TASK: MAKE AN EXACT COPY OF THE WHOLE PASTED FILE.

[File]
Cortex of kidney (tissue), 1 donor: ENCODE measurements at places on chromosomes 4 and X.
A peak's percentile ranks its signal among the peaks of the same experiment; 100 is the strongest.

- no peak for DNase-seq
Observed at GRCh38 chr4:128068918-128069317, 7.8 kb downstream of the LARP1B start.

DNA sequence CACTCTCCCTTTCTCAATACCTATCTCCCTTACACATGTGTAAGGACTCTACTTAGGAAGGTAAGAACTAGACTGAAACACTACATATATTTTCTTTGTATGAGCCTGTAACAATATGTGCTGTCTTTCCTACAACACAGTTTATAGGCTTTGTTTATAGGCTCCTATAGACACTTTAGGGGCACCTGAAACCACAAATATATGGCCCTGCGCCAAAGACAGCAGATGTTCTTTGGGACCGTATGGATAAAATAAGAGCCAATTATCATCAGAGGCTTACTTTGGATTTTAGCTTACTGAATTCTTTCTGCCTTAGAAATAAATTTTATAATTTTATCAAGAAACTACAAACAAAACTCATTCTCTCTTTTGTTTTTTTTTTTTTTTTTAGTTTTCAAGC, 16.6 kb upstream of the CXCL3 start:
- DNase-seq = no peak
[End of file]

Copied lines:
Cortex of kidney (tissue), 1 donor: ENCODE measurements at places on chromosomes 4 and X.
A peak's percentile ranks its signal among the peaks of the same experiment; 100 is the strongest.

- no peak for DNase-seq
Observed at GRCh38 chr4:128068918-128069317, 7.8 kb downstream of the LARP1B start.

DNA sequence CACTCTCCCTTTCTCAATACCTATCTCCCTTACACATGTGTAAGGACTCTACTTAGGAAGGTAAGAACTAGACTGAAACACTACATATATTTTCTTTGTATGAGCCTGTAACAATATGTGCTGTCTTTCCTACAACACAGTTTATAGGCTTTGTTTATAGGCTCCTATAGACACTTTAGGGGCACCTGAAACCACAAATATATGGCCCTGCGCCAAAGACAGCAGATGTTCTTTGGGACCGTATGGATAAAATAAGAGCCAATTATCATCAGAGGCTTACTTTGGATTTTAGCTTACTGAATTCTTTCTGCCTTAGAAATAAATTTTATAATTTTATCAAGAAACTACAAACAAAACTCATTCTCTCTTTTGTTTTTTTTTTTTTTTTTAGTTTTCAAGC, 16.6 kb upstream of the CXCL3 start:
- DNase-seq = no peak